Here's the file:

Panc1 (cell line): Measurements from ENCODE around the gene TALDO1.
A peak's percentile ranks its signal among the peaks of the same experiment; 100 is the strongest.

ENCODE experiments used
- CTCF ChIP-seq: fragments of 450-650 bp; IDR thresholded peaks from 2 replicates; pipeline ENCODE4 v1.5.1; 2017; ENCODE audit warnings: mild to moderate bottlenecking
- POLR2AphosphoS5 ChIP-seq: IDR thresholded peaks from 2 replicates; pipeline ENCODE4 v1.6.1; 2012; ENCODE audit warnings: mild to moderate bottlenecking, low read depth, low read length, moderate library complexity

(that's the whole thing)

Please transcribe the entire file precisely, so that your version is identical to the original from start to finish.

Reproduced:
Panc1 (cell line): Measurements from ENCODE around the gene TALDO1.
A peak's percentile ranks its signal among the peaks of the same experiment; 100 is the strongest.

ENCODE experiments used
- CTCF ChIP-seq: fragments of 450-650 bp; IDR thresholded peaks from 2 replicates; pipeline ENCODE4 v1.5.1; 2017; ENCODE audit warnings: mild to moderate bottlenecking
- POLR2AphosphoS5 ChIP-seq: IDR thresholded peaks from 2 replicates; pipeline ENCODE4 v1.6.1; 2012; ENCODE audit warnings: mild to moderate bottlenecking, low read depth, low read length, moderate library complexity